Get the Recipe: Coconut-Lime Pudding Cake

Braised Collard Greens

Melissa's collard greens capture the flavors of smoky bacon, spicy red pepper flakes, garlic and lemon zest.

Get the Recipe: Braised Collard Greens

Beefy Mac and Cheese

Guests will scoop into this traditional-looking, golden brown-crusted mac and cheese to find a surprise layer of hearty ground beef and tomato sauce on the bottom.

Get the Recipe: Beefy Mac and Cheese

Stewed Collard Greens

Cajun seasoning adds a kick to tender collard greens, while the cider vinegar and hot sauce give the holiday side a tangy twist.

Get the Recipe: Stewed Collard Greens

Southern-Style Collard Greens

Cubes of bacon speckle these collard greens, which will be on the table in 35 minutes.

Get the Recipe: Southern-Style Collard Greens

Turkey and Okra Skillet

This one-pan meal is festive and colorful with okra, corn and cherry tomatoes.

Get the Recipe: Turkey and Okra Skillet Dinner

Sweet Onion Potatoes au Gratin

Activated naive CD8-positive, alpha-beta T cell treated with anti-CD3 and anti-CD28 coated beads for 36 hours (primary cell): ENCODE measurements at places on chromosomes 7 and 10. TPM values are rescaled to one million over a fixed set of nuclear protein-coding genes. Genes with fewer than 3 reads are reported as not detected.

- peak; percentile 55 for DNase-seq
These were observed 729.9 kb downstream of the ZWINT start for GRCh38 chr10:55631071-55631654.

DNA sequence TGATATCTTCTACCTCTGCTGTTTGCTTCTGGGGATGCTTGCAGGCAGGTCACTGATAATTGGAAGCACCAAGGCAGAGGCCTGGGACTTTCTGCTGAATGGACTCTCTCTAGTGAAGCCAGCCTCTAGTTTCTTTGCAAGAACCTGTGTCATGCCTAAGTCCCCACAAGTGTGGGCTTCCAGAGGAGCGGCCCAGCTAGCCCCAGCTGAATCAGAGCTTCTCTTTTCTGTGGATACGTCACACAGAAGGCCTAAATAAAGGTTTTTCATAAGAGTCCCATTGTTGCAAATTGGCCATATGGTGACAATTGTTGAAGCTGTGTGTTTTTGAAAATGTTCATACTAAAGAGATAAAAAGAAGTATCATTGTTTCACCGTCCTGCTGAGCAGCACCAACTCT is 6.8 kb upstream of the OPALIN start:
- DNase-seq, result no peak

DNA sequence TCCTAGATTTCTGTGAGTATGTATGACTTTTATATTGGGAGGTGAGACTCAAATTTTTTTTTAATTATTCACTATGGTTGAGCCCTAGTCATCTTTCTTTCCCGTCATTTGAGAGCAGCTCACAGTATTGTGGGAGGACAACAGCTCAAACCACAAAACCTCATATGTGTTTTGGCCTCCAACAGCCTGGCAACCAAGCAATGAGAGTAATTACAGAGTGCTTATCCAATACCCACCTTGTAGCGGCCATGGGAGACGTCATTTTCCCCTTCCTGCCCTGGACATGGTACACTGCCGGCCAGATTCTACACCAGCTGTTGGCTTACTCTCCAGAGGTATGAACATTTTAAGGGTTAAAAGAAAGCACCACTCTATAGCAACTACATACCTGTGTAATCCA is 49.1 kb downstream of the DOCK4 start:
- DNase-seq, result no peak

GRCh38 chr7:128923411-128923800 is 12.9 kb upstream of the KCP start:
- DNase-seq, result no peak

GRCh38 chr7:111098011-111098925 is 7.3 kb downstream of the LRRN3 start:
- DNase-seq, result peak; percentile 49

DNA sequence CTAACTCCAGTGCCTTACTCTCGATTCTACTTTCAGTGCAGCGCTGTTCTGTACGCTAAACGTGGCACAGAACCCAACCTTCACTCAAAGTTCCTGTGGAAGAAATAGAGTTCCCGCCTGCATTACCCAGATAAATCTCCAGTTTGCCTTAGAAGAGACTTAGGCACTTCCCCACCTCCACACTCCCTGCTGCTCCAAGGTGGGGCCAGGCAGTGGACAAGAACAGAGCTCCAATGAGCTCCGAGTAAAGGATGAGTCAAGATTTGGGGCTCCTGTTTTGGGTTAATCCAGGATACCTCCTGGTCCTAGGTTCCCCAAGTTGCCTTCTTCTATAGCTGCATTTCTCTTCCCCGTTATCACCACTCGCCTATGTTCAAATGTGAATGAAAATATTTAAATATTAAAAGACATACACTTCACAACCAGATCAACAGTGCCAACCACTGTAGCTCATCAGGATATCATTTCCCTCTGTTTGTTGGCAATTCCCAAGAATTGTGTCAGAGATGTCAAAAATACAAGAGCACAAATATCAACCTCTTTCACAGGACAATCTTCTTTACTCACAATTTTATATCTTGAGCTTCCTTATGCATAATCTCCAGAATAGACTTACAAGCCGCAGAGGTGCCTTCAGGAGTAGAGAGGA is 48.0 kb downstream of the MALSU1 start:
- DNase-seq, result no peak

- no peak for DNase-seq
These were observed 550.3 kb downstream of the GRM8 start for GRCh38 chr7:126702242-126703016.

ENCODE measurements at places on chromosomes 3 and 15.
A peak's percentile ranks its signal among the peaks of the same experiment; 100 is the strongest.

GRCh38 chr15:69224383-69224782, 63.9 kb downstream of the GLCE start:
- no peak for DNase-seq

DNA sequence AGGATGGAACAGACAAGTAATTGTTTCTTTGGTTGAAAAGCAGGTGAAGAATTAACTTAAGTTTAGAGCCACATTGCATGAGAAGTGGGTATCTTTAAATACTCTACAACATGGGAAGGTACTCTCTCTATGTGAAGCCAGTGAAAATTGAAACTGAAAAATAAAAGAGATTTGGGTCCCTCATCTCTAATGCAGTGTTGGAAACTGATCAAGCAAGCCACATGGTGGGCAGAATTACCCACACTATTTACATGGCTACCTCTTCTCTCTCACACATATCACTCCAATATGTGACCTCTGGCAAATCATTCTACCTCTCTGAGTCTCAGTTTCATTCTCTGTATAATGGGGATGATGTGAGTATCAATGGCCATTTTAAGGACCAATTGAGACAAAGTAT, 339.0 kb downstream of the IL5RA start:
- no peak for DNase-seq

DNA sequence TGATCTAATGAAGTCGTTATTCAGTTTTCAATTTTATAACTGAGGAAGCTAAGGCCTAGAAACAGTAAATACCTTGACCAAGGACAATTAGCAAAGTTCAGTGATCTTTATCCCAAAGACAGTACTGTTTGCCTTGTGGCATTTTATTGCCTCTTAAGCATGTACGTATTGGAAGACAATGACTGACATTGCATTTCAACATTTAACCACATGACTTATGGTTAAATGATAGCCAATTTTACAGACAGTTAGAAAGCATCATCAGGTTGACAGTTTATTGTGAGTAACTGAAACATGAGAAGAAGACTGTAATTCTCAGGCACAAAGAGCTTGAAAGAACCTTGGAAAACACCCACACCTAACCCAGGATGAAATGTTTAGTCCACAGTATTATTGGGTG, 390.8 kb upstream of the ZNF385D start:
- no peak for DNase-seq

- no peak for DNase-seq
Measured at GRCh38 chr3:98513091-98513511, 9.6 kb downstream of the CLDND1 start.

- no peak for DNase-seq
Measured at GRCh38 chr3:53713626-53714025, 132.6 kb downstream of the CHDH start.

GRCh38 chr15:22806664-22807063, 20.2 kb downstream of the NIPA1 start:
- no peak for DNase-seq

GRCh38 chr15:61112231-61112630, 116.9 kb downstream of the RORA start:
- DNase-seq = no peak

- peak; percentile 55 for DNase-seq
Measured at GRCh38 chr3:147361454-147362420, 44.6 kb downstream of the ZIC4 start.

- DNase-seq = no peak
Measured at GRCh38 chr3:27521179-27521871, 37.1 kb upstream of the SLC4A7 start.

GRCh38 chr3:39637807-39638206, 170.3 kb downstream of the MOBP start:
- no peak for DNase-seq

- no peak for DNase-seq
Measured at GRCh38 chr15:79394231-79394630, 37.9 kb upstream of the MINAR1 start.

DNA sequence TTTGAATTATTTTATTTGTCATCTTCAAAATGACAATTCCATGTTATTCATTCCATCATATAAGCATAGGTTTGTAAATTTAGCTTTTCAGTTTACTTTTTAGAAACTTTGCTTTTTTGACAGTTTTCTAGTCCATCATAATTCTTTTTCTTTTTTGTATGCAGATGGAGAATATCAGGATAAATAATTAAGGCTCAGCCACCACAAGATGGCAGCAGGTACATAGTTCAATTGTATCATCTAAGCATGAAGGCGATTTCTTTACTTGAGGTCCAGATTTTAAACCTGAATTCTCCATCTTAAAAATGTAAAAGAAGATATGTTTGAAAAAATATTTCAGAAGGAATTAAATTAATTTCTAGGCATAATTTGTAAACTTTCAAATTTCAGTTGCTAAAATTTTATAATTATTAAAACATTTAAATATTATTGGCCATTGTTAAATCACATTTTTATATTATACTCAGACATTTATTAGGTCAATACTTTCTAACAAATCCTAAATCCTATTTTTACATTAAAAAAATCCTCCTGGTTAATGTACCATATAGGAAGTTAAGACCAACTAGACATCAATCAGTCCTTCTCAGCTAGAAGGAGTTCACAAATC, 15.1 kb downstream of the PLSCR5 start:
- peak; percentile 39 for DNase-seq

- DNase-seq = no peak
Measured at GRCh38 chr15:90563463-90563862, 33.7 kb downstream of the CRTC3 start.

Rachael uses the two pantry staples of potatoes and onions to whip up this creamy and cheesy vegetable side.

Get the Recipe: Sweet Onion Potatoes Au Gratin

Southern Cornbread Dressed-Up Chicken

It's not just the thick-sliced bacon that gives this incredible chicken dish its winning appeal: Baby spinach, cheddar cheese, store-bought cornbread and pecans make up the supporting cast.

Get the Recipe: Southern Cornbread Dressed-Up Chicken

Chard, Squash and Tomatoes

This colorful holiday side is every vegetarian's dream. Crumbled pecorino and red pepper flakes add creaminess and heat to cubed butternut squash and tender Swiss chard leaves.

Get the Recipe: Chard, Squash and Tomatoes